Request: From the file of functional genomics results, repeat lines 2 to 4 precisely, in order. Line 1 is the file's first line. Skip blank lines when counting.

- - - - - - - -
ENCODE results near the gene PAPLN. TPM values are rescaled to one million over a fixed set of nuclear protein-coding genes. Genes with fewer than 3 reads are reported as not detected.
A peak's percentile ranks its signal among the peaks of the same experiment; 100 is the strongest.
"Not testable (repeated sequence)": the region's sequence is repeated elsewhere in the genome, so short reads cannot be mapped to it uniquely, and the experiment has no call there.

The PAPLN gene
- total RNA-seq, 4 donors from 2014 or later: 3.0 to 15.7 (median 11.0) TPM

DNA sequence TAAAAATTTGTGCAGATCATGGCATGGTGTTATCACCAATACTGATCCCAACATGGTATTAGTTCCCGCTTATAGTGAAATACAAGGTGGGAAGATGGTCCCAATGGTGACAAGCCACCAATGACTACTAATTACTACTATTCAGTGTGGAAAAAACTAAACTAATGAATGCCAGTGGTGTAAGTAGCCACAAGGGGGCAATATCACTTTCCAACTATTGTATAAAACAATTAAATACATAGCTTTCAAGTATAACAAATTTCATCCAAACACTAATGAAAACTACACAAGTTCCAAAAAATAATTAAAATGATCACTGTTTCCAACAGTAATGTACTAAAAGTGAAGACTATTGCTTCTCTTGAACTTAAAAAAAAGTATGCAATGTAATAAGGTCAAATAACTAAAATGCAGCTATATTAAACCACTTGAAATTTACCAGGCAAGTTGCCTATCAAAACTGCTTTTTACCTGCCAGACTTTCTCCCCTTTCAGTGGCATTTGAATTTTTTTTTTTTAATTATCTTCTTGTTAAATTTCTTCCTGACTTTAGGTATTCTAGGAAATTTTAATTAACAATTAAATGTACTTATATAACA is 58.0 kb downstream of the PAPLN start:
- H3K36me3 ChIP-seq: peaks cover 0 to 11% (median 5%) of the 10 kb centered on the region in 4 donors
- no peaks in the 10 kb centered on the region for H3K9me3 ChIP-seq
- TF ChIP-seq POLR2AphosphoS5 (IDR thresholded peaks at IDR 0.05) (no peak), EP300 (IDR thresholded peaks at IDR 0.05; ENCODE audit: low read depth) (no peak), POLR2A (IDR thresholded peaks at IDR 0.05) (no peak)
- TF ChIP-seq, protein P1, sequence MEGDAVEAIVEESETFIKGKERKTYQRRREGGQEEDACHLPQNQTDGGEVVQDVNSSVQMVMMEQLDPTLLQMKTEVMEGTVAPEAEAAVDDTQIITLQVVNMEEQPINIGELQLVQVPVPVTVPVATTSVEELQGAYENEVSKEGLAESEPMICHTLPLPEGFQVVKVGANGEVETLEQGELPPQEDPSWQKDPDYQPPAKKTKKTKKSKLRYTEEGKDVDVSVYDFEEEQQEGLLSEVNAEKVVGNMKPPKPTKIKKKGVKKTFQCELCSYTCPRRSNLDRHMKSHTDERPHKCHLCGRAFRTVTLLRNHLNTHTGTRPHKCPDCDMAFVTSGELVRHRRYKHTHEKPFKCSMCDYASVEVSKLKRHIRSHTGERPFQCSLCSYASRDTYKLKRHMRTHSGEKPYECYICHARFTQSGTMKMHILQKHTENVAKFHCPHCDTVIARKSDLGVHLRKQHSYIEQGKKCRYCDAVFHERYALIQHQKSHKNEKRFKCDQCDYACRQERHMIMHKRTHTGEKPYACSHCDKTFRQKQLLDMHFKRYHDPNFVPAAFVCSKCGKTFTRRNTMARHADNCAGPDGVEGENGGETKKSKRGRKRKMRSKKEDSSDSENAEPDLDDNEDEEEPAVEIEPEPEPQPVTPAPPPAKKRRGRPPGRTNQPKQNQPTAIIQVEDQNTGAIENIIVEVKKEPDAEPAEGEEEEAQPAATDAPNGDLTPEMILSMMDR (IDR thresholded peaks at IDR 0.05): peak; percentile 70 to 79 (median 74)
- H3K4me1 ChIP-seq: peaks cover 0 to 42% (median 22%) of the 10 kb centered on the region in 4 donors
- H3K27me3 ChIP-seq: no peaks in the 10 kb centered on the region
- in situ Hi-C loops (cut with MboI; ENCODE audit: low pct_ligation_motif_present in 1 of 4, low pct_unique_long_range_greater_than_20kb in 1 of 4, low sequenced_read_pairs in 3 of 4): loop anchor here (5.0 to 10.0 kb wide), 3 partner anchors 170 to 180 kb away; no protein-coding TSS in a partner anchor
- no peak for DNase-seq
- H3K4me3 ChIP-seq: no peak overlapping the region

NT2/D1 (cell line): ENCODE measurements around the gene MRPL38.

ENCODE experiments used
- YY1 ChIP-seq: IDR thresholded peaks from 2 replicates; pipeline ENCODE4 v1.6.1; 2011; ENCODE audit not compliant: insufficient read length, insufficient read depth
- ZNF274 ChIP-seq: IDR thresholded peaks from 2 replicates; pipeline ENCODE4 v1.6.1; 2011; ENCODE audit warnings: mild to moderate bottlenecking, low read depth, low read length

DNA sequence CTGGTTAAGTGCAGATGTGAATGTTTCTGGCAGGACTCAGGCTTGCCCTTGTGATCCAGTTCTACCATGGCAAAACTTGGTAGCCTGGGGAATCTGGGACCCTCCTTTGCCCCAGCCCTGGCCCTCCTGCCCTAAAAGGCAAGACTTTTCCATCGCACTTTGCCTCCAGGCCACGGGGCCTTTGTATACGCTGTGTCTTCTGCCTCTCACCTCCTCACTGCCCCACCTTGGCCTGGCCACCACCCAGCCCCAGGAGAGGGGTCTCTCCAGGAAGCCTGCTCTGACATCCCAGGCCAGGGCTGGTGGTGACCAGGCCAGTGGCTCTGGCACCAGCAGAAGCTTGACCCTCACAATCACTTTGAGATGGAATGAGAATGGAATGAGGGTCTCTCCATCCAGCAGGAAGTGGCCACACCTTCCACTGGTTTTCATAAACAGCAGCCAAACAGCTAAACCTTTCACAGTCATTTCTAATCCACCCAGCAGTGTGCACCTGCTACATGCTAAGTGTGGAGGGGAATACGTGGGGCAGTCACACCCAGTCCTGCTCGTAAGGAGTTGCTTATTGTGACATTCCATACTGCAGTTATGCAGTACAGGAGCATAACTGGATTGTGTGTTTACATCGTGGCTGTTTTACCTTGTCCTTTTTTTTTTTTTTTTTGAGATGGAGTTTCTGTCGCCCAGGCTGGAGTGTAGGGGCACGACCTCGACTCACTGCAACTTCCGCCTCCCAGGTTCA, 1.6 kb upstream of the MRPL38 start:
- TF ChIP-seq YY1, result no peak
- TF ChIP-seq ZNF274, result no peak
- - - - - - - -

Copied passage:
A peak's percentile ranks its signal among the peaks of the same experiment; 100 is the strongest.
"Not testable (repeated sequence)": the region's sequence is repeated elsewhere in the genome, so short reads cannot be mapped to it uniquely, and the experiment has no call there.

The PAPLN gene